My thoughts concerning Rosa and her absence since Assassin's Creed II.
This weekend, some very sad news reached the fanbase of Rosa, the thief from Assassin's Creed II. It turns out that last year, on the 21st of June, Rosa's voice actress Lita Tresierra passed away after having been in coma from a serious accident. This is incredibly tragic news, as is the death of any person, and therefore, I feel I must address this before anything else. On behalf of all Rosa fans, I give my most sincere condolences and support to her family and friends for their loss. She left a great legacy behind for many Assassin's Creed fans worldwide and will be greatly missed.
With this said, however, the belated news of her death has left many Rosa fans with a lot of questions. Rumors have abounded that her untimely passing is the reason for Rosa's absence in Assassin's Creed: Brotherhood and some of them are apparently angry with the way Ubisoft handled her death and the way the character is missing from the series. I have my own thoughts on this as well and as such, I will voice them.
For the record, and as a necessary disclaimer, I will first point out that I don't know the reasons behind Rosa's absence in the games and whether it has any connection to Ms. Tresierra's death. All of the following things mentioned are assumptions and possibilities, as well as my opinion on those. For all we know, Rosa would not have been in those games regardless of her voice actress's untimely passing and this may also have been the reason why Ubisoft did nothing to enlighten the fans of what happened. Once again, I don't work at Ubisoft nor know what's going on there and I don't have the answers. If someone does or if a person who works at Ubisoft reads this and wants to set the record straight, please come forward and speak out. I won't hesitate to make mention of it in this written critique; in fact, I'd be delighted to, because I'm very interested in the truth and I'm sure a lot of otehr fans are as well.
So, who is Rosa? To describe her in a nutshell, she is a Venetian thief and one of Ezio's allies and love interests in Assassin's Creed II. They flirt during most of their screentime (the novel by Oliver Bowden describes them having a relationship) and after the missions in Venice are done, she is never seen or even mentioned again, neither in Assassin's Creed II or its successor Assassin's Creed: Brotherhood (once again, safe for a mention in Bowden's novel of the game).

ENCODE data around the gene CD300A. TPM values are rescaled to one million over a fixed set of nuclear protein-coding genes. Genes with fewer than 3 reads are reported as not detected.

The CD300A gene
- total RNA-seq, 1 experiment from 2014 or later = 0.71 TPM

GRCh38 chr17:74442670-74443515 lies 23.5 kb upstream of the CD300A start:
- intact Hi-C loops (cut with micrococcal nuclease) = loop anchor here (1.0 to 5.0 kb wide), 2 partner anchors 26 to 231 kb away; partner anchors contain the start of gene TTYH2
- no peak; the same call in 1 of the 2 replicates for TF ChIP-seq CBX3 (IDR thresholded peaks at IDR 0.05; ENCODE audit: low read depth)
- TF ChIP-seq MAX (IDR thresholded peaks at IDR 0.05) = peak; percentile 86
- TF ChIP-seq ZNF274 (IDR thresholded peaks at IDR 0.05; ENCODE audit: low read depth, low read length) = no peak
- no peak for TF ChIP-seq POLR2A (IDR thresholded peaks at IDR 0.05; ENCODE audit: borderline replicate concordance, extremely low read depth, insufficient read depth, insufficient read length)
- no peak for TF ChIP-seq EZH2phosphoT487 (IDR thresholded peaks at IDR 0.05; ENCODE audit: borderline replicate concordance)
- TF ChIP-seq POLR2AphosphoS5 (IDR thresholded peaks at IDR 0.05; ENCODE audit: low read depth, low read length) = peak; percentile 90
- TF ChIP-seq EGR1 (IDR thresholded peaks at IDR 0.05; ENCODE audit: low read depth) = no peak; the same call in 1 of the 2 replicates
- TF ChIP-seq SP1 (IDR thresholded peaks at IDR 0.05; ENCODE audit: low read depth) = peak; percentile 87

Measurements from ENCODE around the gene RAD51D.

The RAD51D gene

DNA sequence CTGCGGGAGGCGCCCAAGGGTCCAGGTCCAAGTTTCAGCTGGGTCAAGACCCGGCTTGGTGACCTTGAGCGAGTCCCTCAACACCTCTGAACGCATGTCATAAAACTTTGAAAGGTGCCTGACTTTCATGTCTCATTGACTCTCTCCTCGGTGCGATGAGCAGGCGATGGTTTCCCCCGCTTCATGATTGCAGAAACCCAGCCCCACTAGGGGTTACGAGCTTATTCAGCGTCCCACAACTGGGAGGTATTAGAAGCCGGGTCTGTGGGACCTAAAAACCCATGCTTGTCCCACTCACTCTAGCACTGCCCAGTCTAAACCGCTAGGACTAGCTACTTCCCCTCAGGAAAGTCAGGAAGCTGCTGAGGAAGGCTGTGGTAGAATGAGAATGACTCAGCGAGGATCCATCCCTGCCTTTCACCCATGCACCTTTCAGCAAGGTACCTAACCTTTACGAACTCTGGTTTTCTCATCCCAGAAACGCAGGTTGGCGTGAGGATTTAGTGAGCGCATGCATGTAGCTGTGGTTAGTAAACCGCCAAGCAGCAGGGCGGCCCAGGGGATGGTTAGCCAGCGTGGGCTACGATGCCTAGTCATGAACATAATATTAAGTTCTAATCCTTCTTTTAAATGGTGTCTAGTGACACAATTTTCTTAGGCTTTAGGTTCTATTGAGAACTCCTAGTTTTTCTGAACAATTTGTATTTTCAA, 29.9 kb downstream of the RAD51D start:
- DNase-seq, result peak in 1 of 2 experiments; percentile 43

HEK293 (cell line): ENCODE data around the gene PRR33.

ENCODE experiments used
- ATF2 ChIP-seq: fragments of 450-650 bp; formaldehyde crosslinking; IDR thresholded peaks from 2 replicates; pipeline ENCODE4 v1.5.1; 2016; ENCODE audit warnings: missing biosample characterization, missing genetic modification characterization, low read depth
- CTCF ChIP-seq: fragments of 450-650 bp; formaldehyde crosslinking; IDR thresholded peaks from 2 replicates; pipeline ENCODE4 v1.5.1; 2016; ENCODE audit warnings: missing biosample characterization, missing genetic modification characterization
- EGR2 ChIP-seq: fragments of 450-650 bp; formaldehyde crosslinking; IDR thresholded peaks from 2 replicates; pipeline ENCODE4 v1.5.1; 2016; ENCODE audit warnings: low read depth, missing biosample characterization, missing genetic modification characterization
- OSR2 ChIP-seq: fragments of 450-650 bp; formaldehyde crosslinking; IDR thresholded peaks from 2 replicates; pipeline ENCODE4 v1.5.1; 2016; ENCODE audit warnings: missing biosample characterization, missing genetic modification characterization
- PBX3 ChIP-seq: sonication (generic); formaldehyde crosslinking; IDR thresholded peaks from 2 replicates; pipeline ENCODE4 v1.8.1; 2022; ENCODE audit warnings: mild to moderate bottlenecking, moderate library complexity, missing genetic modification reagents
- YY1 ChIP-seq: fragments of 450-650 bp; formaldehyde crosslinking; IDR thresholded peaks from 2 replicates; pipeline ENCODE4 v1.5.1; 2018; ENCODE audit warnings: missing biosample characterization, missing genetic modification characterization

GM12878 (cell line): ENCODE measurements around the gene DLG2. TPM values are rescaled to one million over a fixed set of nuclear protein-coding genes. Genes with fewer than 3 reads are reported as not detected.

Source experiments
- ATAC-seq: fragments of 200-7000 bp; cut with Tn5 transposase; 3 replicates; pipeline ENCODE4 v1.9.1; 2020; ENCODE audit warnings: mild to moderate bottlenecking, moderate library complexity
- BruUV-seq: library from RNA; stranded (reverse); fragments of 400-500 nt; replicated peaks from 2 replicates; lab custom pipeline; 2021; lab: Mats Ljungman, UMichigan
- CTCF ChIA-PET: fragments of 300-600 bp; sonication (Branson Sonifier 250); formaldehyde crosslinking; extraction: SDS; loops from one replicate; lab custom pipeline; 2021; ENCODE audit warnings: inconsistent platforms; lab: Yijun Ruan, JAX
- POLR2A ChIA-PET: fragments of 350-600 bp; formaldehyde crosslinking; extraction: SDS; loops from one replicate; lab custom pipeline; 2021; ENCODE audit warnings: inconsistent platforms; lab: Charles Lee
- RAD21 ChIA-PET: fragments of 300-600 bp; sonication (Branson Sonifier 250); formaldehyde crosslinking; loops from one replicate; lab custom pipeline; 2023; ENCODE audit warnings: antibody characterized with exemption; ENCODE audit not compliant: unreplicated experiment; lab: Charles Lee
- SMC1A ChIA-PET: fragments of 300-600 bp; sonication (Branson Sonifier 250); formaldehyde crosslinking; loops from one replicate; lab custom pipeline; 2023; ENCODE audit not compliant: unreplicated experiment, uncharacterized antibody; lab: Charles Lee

So why not? For the sake of argument, let's say that her absence is tied to the death of her voice actress. Ms. Tresierra died during the production of Brotherhood, therefore making it possible that the character she voiced ended up on the cutting room floor and was removed from the script.
In this scenario, however, an important question immediately stands out: Why didn't Ubisoft simply hire another voice actress? Granted, Ms. Tresierra had a fairly unique voice and it may be hard to find an exact replica of that, but I don't think that would be necessary. In the video game world, it's very common for voice actors to change or be replaced. In fact, this was even done within the Assassin's Creed series, as in the spinoff games of Altaïr and Ezio, both characters are voiced by different people than Philip Shabaz and Roger Craig Smith. Whether the results of this were satisfying is entirely debatable, but it begs the question why Ubisoft didn't pursue such a solution for a relatively minor character in the series.
Of course, it's also possible that there are reasons why this didn't happen. One of them is that they did try to find another actress, but either ran out of time or couldn't find anyone suitable. The other is, quite simply, that they decided not to get another actress for the part out of respect for Ms. Tresierra.
Both of these sound like plausible possibilities and especially with the latter scenario, I would totally respect and agree with Ubisoft if they took this approach to preserve and honor the memory of a great actress.
Still, that doesn't take away that if either of these was the case, the company did act rather callously and not to mention unprofessionally. For what it's worth, Rosa's character has a considerable fanbase and in the comments' section of the Brotherhood Q&A videos preceding the release of the game, the question whether she would show up again regularly came by. This should have already indicated that the character was popular and if Ms. Tresierra's passing indeed prevented the character from making it into Brotherhood, it would have paid for Ubisoft to give her fans a head's up.